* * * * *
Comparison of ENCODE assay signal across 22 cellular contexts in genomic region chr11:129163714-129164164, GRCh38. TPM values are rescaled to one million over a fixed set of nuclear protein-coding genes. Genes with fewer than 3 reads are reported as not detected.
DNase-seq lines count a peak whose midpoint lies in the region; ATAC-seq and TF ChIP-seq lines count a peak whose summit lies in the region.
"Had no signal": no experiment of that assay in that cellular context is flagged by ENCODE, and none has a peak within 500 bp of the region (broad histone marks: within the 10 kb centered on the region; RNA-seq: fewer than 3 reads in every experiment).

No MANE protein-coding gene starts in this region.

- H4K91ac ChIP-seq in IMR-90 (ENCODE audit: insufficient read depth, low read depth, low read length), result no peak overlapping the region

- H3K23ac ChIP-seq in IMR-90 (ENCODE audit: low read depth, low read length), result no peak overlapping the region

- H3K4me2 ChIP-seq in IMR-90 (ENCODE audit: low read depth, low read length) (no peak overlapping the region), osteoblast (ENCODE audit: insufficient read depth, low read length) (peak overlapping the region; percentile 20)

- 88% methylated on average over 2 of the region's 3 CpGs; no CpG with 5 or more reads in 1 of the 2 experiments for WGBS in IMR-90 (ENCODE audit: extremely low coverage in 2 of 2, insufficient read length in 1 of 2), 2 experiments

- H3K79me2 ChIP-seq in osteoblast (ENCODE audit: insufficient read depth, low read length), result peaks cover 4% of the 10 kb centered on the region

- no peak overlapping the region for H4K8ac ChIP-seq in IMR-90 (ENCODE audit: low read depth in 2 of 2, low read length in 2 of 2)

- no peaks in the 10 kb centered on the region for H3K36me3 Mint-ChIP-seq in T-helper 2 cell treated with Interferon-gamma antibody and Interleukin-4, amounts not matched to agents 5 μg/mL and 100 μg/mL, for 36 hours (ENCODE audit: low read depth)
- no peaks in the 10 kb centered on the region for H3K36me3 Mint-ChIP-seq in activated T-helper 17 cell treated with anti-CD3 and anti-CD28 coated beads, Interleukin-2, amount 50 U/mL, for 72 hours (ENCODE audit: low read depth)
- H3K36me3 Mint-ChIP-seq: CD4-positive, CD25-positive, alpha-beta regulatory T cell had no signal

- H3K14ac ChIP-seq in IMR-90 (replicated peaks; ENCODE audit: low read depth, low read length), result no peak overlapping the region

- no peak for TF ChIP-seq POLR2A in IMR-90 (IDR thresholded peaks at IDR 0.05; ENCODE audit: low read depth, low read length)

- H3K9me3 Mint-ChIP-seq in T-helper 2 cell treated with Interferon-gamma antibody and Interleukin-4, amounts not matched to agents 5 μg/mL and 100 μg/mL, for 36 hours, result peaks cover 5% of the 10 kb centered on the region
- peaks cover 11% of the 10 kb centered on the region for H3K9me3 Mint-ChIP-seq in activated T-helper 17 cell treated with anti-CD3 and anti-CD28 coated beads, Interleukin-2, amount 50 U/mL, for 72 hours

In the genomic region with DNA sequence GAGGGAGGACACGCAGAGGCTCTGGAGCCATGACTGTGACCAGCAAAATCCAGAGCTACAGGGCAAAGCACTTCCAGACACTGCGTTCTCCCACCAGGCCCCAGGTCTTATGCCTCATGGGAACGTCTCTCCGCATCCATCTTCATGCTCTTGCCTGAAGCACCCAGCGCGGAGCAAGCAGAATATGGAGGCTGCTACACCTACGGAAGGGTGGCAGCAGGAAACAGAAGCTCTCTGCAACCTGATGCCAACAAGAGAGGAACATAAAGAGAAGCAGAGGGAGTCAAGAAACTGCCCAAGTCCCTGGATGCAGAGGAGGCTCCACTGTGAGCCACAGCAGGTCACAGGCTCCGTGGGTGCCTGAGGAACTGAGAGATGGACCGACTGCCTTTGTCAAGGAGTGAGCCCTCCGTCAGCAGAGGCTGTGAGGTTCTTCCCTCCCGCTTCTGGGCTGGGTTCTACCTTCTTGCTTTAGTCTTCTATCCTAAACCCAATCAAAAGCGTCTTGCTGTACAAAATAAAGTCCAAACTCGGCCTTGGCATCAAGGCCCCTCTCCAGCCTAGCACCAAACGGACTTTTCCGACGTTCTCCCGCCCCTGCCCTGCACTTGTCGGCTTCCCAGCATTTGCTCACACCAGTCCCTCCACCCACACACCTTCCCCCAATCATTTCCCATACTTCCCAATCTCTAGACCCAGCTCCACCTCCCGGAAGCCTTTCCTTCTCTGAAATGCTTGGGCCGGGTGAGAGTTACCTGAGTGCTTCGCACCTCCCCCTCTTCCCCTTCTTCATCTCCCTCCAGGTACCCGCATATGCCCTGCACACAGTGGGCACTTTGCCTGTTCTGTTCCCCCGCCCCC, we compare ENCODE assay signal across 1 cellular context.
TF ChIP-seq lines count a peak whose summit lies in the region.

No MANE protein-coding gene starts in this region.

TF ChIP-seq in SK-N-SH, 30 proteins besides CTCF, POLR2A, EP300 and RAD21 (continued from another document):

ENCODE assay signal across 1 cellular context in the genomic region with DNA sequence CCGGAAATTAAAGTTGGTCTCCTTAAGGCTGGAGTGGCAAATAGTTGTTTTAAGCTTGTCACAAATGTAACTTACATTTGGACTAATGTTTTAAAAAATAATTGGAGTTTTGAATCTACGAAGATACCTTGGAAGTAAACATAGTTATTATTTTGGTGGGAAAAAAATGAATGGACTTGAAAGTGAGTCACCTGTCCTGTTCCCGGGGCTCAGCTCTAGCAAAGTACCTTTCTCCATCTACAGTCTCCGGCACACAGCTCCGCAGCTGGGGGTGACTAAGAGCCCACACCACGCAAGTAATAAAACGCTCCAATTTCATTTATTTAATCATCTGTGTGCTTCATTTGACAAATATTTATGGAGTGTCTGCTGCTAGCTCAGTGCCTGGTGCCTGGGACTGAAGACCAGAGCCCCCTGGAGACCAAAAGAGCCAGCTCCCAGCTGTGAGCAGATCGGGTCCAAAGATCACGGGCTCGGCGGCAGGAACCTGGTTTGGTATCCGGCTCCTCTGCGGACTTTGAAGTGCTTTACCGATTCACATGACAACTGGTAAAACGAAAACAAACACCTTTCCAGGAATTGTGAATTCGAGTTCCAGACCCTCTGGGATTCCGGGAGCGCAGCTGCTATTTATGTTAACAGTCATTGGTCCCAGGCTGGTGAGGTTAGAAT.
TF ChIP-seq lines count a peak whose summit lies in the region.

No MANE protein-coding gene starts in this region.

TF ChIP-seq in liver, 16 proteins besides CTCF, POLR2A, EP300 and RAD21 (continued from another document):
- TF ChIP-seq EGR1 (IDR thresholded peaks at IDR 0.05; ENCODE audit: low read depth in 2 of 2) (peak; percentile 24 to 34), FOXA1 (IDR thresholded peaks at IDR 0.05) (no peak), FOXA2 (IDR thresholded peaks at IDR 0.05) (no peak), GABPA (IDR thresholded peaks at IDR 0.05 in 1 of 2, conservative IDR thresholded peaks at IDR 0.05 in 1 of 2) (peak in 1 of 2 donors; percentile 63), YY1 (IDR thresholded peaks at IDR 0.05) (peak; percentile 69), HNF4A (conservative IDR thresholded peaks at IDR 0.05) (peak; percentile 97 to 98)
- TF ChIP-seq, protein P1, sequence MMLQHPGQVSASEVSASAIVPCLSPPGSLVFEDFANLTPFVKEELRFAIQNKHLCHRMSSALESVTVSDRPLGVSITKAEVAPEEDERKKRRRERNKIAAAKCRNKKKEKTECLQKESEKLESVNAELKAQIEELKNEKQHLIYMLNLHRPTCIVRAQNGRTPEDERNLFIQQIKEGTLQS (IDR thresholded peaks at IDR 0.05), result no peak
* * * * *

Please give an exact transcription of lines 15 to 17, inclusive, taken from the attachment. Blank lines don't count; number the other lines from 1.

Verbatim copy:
- no peak for TF ChIP-seq POLR2A in IMR-90 (IDR thresholded peaks at IDR 0.05; ENCODE audit: low read depth, low read length)

- H3K9me3 Mint-ChIP-seq in T-helper 2 cell treated with Interferon-gamma antibody and Interleukin-4, amounts not matched to agents 5 μg/mL and 100 μg/mL, for 36 hours, result peaks cover 5% of the 10 kb centered on the region
- peaks cover 11% of the 10 kb centered on the region for H3K9me3 Mint-ChIP-seq in activated T-helper 17 cell treated with anti-CD3 and anti-CD28 coated beads, Interleukin-2, amount 50 U/mL, for 72 hours